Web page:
Do Mitochondria Have DNA & Ribosomes? And if present, then why? Let’s Know

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We all know that mitochondria are the powerhouse of the cell because their main role is to perform aerobic cellular respiration and produce ATP energy for the survival of the cell.

Mitochondria (singular: Mitochondrion) are really very small in size, double-membrane bound organelle, and strictly sausage-shaped with having a diameter of 0.1.0 μm and length of 1.0-4.1 μm only. That’s incredibly small, right?

And yes, mitochondria contain both DNA and ribosomes inside them. The DNA inside the mitochondria is called mitochondrial DNA, while the ribosomes found inside the mitochondria are called mitochondrial ribosomes.

Mitochondrial DNA appears small and circular in nature with only around 16,000 or so base pairs in it as in the case of humans.

While mitochondrial ribosomes contain a different ratio of rRNA & protein due to the presence of several specific proteins and fewer rRNAs as compared to that of the cytoplasmic ribosomes.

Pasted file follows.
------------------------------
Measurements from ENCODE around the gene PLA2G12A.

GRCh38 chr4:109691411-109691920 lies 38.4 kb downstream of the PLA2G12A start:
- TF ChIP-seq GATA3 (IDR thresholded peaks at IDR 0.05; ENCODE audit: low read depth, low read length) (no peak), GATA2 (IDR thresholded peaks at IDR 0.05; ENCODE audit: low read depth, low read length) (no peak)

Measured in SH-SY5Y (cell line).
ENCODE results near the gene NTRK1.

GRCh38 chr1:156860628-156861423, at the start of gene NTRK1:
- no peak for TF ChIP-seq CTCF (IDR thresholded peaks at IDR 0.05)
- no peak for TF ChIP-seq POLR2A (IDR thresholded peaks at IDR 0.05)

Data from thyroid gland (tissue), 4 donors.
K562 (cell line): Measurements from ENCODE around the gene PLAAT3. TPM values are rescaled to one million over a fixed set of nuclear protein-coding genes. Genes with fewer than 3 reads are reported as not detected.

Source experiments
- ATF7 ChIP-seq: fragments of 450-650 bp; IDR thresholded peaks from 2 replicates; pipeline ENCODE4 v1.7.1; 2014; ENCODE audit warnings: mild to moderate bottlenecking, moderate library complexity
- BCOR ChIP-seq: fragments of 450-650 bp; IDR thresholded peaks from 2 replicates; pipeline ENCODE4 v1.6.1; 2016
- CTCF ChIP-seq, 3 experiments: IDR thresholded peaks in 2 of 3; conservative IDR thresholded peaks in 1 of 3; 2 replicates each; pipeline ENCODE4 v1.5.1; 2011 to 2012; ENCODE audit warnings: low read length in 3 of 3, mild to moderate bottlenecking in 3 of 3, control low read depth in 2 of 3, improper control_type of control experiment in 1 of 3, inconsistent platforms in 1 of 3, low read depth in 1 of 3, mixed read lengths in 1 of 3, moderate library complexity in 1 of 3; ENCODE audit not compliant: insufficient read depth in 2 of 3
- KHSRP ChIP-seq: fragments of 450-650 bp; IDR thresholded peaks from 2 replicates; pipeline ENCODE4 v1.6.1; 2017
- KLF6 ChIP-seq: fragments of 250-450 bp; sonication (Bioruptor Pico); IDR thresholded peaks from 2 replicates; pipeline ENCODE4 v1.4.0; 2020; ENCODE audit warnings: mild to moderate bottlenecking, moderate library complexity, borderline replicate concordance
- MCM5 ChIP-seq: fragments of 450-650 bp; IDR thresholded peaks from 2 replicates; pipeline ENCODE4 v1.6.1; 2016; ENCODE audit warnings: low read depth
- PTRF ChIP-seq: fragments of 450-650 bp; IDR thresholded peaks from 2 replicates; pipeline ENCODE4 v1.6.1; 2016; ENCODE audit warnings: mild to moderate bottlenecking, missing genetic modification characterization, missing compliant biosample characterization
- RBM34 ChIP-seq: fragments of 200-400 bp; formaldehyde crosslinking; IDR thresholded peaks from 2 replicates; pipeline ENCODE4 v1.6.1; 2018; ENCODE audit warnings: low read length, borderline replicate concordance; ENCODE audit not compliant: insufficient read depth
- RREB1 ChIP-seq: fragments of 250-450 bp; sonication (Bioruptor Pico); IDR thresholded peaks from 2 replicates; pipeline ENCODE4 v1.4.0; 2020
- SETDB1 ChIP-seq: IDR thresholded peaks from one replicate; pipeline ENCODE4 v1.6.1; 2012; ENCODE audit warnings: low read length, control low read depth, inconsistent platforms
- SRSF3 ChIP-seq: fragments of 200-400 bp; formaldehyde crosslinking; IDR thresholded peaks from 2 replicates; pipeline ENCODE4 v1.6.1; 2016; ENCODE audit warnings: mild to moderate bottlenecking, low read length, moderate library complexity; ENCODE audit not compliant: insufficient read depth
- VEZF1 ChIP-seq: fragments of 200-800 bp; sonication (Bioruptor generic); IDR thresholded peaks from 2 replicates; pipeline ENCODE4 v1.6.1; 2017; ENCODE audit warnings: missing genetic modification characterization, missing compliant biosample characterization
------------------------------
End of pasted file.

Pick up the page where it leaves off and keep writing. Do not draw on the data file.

Both the DNA and ribosomes found in mitochondria are a lot different from those that are found inside the nucleus and cytoplasm.

And, the functioning of mitochondrial DNA and ribosomes are mostly dedicated to the functioning of the mitochondria only, thus aiding in the production of cellular ATP energy mainly.


Let’s know more about this topic and get the queries cleared. So, let’s get started…

Diagram: Eukaryotic mitochondria showing the presence of mitochondrial DNA (mtDNA) and mitochondrial ribosomes (mitoribosomes)

Do mitochondria have DNA? Let’s Know In Detail

Yes, mitochondria have their own DNA that is completely different from the one present in the cell’s nucleus. The mitochondrial DNA is also known as mtDNA.